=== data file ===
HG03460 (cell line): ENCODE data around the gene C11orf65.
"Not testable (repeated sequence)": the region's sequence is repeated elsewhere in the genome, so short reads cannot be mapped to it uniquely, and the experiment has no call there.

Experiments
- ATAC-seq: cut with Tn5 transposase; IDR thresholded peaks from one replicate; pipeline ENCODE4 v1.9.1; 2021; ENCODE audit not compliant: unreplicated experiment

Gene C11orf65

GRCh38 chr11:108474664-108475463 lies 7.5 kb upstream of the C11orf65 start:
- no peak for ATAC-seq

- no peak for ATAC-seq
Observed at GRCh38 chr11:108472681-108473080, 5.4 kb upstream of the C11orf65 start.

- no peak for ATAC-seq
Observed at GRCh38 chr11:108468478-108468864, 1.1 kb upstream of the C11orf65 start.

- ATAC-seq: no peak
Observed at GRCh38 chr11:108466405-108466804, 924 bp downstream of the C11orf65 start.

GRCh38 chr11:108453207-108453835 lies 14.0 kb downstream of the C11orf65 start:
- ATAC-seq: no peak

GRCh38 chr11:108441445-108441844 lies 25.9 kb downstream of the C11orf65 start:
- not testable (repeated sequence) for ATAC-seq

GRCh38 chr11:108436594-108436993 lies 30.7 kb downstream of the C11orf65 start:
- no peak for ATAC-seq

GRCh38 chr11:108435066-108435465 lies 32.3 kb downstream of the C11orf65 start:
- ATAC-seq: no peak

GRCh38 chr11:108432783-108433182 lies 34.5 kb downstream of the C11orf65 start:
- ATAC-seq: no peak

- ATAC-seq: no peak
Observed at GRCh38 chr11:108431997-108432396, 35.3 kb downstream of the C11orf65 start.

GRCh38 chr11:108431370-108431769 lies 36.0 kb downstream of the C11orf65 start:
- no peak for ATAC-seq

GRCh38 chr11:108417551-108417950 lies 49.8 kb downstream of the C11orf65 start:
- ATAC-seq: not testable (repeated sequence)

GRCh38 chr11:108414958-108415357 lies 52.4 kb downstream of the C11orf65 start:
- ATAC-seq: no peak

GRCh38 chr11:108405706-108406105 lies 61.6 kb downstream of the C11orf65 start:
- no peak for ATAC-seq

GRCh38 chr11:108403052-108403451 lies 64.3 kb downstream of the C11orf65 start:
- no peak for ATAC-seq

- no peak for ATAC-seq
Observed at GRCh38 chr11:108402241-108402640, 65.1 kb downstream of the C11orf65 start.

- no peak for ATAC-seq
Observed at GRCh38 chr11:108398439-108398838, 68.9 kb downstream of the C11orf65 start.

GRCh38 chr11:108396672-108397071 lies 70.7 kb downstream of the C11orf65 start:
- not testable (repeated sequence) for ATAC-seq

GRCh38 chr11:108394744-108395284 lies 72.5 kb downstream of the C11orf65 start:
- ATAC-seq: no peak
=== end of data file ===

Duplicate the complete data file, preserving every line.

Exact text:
HG03460 (cell line): ENCODE data around the gene C11orf65.
"Not testable (repeated sequence)": the region's sequence is repeated elsewhere in the genome, so short reads cannot be mapped to it uniquely, and the experiment has no call there.

Experiments
- ATAC-seq: cut with Tn5 transposase; IDR thresholded peaks from one replicate; pipeline ENCODE4 v1.9.1; 2021; ENCODE audit not compliant: unreplicated experiment

Gene C11orf65

GRCh38 chr11:108474664-108475463 lies 7.5 kb upstream of the C11orf65 start:
- no peak for ATAC-seq

- no peak for ATAC-seq
Observed at GRCh38 chr11:108472681-108473080, 5.4 kb upstream of the C11orf65 start.

- no peak for ATAC-seq
Observed at GRCh38 chr11:108468478-108468864, 1.1 kb upstream of the C11orf65 start.

- ATAC-seq: no peak
Observed at GRCh38 chr11:108466405-108466804, 924 bp downstream of the C11orf65 start.

GRCh38 chr11:108453207-108453835 lies 14.0 kb downstream of the C11orf65 start:
- ATAC-seq: no peak

GRCh38 chr11:108441445-108441844 lies 25.9 kb downstream of the C11orf65 start:
- not testable (repeated sequence) for ATAC-seq

GRCh38 chr11:108436594-108436993 lies 30.7 kb downstream of the C11orf65 start:
- no peak for ATAC-seq

GRCh38 chr11:108435066-108435465 lies 32.3 kb downstream of the C11orf65 start:
- ATAC-seq: no peak

GRCh38 chr11:108432783-108433182 lies 34.5 kb downstream of the C11orf65 start:
- ATAC-seq: no peak

- ATAC-seq: no peak
Observed at GRCh38 chr11:108431997-108432396, 35.3 kb downstream of the C11orf65 start.

GRCh38 chr11:108431370-108431769 lies 36.0 kb downstream of the C11orf65 start:
- no peak for ATAC-seq

GRCh38 chr11:108417551-108417950 lies 49.8 kb downstream of the C11orf65 start:
- ATAC-seq: not testable (repeated sequence)

GRCh38 chr11:108414958-108415357 lies 52.4 kb downstream of the C11orf65 start:
- ATAC-seq: no peak

GRCh38 chr11:108405706-108406105 lies 61.6 kb downstream of the C11orf65 start:
- no peak for ATAC-seq

GRCh38 chr11:108403052-108403451 lies 64.3 kb downstream of the C11orf65 start:
- no peak for ATAC-seq

- no peak for ATAC-seq
Observed at GRCh38 chr11:108402241-108402640, 65.1 kb downstream of the C11orf65 start.

- no peak for ATAC-seq
Observed at GRCh38 chr11:108398439-108398838, 68.9 kb downstream of the C11orf65 start.

GRCh38 chr11:108396672-108397071 lies 70.7 kb downstream of the C11orf65 start:
- not testable (repeated sequence) for ATAC-seq

GRCh38 chr11:108394744-108395284 lies 72.5 kb downstream of the C11orf65 start:
- ATAC-seq: no peak